NATIONWIDE — The day after a gunman killed 26 people and injured 20 others as they worshipped in a Texas church, questions remain over what to do next to prevent another tragedy.

RELATED | Air Force didn't tell FBI of Texas church shooter's conviction

Among the media and bystanders, Sen. Ted Cruz, R-Texas, came to offer his condolences, but when talking to reporters, there was one subject Cruz did not want to touch.  

"There is a reason that there is a public distrust of the media," Cruz said after being asked if he'd consider gun reform measures. "Because the immediate focus is on a political agenda of gun control." 

For Texas Gun Sense spokesperson Ed Scruggs, that message rings hollow. 

"The same old excuses of, you know, thoughts and prayers, and now is not the time to talk about this, I just don't think that's going to hold water much longer," Scruggs said.  

Scruggs said that now is the time to talk about gun control, and ways to better perform background checks. 

"And one thing that we want to look at is, are there loopholes, are there things in state law to help prevent this." 

Just how the shooter passed a background check to purchase the AR-style rifle used in the shooting is now coming under scrutiny. The shooter received a "bad conduct discharge" from the Air Force for assaulting his wife and child, a charge the shooter lied about in the FBI background check processknown as the National Instant Criminal Background Check System, or NICS. But the Air Force irevelealed Monday that the shooter's domestic violence offense wasn't entered into the NICS database.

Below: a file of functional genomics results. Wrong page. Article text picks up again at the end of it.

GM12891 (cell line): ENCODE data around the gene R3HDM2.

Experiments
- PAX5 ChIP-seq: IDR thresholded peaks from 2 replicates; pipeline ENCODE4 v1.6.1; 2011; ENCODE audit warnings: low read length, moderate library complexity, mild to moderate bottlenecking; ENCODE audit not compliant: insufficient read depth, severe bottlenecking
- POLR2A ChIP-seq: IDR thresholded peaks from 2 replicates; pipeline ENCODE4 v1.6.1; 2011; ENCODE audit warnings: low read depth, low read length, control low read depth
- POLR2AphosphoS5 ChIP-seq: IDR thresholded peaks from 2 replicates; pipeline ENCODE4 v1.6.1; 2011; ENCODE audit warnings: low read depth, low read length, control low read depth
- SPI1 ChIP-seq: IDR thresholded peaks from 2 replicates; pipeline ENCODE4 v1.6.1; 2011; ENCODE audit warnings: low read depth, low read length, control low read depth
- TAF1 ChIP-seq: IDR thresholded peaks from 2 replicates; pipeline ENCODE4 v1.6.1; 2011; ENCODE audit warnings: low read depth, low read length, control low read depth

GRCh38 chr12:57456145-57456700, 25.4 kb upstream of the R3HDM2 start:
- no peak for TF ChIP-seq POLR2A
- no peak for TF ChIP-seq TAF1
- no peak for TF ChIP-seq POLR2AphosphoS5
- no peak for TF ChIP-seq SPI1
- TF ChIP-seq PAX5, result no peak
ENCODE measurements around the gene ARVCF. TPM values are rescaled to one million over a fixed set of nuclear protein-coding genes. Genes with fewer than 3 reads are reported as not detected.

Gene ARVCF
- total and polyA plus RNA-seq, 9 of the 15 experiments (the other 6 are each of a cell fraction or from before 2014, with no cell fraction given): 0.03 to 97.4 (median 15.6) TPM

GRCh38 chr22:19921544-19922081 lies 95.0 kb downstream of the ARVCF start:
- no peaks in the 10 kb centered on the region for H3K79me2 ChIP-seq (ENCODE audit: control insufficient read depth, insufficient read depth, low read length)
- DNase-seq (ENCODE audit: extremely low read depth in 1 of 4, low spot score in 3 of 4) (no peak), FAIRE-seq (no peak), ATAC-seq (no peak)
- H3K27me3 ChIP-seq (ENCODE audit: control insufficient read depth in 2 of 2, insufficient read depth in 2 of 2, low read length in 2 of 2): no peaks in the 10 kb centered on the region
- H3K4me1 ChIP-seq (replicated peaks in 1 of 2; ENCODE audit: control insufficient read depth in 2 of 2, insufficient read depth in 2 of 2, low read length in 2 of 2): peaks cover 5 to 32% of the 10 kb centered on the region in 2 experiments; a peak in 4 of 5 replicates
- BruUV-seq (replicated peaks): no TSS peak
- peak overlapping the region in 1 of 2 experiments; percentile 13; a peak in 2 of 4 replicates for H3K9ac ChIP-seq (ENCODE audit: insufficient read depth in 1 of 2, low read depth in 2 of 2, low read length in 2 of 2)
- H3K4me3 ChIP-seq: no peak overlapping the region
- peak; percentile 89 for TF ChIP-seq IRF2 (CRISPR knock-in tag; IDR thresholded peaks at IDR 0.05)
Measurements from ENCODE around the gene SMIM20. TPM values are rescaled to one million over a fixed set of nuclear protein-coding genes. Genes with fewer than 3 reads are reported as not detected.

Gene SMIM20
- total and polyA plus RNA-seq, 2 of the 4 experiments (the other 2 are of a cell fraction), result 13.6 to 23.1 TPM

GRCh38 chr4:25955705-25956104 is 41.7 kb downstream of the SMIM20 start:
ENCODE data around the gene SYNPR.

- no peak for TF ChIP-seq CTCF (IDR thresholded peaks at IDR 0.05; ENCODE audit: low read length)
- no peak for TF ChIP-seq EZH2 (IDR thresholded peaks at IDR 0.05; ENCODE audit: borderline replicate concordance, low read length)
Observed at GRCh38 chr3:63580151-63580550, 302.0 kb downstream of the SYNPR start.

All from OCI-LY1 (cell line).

Texas previously denied the shooter a handgun license, and even Governor Greg Abbott commented that the shooter shouldn't have possessed guns. 

Still questions remain if further reforms are needed to prevent more attacks like this. 

"If a person lies on that form, they're supposed to catch that at the NICS," Michael Cargill, a gun right's activist and the owner of Central Texas Gun Works. "The NICS system needs to work. And there's a breakdown in the system somewhere." 

But some lawmakers could be open to fixing a background check system found lacking. Sen. John Cornyn, R-Texas, said he'd be willing to look into background check reforms.